Breath—being less audible than speech, less visible than movement—is all too easy for performers to forget about. And that, in this no-words Dracula performed by Lincoln University students and alumni, is the first problem. It’s not that the actors in this movement piece breathe, nor that they do so expressively. It’s that the communicative capacity of breath is made use of so erratically; there aren’t clear rules; characters snort and huff artificially in one scene, they’re artificially silent in another. Has breath been forgotten about altogether? Or is it just that the music is too quiet?
And that music: in a show like this, an all-physical theatre, wholly wordless adaptation of Bram Stoker’s novel, it has a heavy load to bear. At the start, its modish, synthy chords are full of promise; by the end, though, it’s collapsed into kitschy melodrama. It’s a shame, because Dracula’s movement achieves a good deal: we get the outline of a plot, the sense of real characters. Lit, for the most part, from directly above, the stage is full of deep, sculptural shadows, and striking images abound.
But these do not ward off the sense that movement, in Dracula, is something that the actors often do, and not a mode they always occupy—not a set of rules governing an entire world. It’s the way that they sometimes move naturalistically, sometimes gesturally and impressionistically. What kind of theatre is it? Dracula quivers somewhere between a ballet and an extremely stylised play. That kind of crossover could work but—think again of the breathing—it doesn’t, here, have enough of the courage of its convictions.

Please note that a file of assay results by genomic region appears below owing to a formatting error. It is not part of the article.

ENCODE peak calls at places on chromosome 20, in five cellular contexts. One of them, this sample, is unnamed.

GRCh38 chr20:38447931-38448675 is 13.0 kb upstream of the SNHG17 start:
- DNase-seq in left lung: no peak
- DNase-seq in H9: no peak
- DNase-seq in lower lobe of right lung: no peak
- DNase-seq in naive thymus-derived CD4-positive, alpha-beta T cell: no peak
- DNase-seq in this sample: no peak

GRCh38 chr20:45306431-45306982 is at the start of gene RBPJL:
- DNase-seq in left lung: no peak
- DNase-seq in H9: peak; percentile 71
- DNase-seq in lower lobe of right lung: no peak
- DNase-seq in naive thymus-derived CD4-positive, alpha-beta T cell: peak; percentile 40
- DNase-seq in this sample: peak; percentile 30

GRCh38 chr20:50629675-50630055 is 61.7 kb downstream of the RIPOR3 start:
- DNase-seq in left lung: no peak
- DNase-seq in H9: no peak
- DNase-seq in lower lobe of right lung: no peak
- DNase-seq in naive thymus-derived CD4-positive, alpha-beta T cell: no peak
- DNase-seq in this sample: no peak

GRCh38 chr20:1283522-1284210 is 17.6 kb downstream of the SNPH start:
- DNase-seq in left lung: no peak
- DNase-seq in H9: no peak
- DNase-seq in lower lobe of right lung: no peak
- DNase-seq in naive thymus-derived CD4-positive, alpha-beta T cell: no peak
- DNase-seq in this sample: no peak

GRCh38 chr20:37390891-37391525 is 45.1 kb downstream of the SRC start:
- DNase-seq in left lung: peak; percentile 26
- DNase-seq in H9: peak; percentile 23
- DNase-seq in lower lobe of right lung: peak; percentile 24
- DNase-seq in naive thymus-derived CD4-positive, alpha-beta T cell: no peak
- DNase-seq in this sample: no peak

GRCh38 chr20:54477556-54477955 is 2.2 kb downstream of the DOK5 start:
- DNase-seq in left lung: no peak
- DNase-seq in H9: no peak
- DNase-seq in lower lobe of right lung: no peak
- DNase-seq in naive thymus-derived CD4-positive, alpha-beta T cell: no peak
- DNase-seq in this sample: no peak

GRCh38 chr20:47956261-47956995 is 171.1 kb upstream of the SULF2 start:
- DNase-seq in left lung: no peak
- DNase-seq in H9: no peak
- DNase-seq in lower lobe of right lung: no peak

All this is underwritten by some serious thought and engagement. I’m struck by the way the company aims at “re-introducing the body into Stoker’s language”. It’s refreshing, and it draws on ideas originating in feminist theory, which makes it more of a shame that the women in this adaptation (Lucy, Mina, and a vampire woman, Dracula’s “bride”) don’t have more agency and more stage priority than they did; then again, it’s difficult, in this wordless adaptation, for audience or actors to venture far from those bare bones of the story that everyone knows.